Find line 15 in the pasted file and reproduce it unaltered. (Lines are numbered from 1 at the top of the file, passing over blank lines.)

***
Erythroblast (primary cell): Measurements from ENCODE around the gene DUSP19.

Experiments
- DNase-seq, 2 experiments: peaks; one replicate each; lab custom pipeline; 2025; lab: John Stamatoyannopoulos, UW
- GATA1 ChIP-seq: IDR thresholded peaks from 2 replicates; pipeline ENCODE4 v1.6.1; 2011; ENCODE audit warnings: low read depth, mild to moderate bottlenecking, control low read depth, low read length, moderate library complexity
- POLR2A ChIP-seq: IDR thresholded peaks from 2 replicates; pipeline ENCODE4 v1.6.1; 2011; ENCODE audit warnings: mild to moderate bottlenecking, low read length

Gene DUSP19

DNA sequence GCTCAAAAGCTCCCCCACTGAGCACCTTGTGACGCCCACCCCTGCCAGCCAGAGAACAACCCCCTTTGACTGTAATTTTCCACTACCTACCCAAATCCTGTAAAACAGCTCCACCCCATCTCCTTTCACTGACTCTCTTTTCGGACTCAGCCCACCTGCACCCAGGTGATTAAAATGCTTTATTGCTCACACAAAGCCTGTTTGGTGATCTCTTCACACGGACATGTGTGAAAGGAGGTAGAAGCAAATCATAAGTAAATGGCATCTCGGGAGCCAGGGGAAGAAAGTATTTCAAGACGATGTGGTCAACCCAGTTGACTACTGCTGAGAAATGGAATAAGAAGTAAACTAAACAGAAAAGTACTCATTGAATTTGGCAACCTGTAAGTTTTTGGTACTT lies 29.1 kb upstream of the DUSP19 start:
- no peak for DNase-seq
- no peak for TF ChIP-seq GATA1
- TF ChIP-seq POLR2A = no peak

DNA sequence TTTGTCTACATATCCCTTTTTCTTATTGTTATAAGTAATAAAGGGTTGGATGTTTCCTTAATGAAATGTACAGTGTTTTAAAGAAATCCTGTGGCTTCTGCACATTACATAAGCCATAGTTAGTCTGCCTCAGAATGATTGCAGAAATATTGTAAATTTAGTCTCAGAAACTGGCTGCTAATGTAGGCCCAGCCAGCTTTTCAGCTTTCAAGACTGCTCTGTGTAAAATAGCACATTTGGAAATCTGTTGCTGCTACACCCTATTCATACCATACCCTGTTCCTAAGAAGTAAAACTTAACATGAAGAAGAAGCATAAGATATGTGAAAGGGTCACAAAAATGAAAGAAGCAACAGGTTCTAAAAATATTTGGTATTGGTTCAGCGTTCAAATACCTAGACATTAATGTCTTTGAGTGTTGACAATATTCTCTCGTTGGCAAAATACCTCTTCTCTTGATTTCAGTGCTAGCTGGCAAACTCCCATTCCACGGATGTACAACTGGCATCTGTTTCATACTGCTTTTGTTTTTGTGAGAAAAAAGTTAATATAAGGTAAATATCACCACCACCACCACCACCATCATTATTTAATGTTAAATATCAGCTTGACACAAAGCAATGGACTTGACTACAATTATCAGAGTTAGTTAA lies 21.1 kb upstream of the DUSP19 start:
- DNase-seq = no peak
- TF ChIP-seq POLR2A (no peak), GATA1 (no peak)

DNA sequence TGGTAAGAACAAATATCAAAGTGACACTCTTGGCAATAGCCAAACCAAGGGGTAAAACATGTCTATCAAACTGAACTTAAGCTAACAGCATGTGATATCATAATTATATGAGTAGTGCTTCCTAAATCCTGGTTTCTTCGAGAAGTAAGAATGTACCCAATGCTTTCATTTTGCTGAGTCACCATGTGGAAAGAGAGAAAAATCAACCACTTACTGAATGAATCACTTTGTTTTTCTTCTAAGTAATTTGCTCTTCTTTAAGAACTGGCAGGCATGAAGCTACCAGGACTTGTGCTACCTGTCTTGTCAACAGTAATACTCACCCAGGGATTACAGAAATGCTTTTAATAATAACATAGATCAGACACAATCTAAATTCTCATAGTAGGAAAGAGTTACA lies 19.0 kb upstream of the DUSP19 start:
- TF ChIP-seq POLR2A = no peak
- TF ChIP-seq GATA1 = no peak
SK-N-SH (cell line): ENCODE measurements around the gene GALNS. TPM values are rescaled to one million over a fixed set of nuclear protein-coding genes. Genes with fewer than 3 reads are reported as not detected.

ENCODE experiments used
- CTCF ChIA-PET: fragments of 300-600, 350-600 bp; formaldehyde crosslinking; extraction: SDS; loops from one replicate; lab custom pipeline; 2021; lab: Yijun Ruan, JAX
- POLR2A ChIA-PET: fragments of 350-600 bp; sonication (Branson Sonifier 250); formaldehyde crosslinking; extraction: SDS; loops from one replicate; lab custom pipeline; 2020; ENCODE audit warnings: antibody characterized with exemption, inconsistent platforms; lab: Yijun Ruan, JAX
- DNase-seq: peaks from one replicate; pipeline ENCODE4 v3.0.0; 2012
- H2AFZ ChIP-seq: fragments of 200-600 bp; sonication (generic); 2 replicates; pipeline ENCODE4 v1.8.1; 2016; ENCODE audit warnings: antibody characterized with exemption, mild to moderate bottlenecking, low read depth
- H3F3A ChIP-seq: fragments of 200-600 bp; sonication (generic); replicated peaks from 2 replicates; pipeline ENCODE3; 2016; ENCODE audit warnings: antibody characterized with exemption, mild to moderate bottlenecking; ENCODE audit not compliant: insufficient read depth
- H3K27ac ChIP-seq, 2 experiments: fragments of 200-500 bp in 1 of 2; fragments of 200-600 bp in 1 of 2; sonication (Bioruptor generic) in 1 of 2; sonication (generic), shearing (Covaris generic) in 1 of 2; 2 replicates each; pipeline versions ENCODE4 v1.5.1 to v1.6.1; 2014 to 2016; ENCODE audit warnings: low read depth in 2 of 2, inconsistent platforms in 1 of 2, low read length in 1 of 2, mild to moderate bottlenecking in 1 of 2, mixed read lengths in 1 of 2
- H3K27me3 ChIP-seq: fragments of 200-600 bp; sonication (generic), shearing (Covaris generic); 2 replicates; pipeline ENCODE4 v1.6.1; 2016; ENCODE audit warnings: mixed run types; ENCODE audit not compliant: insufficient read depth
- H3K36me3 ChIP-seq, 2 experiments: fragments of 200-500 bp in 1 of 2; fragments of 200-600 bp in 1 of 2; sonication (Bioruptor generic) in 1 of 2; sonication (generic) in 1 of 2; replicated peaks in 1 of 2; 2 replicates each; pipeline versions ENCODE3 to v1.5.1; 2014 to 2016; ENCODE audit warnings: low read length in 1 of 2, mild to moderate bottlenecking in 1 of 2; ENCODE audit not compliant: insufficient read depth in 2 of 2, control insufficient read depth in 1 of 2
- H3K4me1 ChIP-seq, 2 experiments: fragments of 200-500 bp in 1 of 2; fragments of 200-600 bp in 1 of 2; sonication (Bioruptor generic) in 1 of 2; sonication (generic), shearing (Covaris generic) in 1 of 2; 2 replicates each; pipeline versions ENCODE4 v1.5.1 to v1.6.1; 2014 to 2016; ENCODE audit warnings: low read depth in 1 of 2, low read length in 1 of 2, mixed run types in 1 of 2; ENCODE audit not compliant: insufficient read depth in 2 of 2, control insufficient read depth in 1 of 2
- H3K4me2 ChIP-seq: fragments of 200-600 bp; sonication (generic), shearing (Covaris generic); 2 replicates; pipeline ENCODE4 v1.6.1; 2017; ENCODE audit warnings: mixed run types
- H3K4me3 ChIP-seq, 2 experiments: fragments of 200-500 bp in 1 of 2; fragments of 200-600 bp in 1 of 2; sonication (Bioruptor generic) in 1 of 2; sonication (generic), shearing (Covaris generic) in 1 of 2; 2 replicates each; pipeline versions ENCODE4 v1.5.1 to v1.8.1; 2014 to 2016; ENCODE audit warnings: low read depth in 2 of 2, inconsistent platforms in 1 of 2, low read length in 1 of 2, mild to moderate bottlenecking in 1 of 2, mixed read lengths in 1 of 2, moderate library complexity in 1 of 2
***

- TF ChIP-seq POLR2A = no peak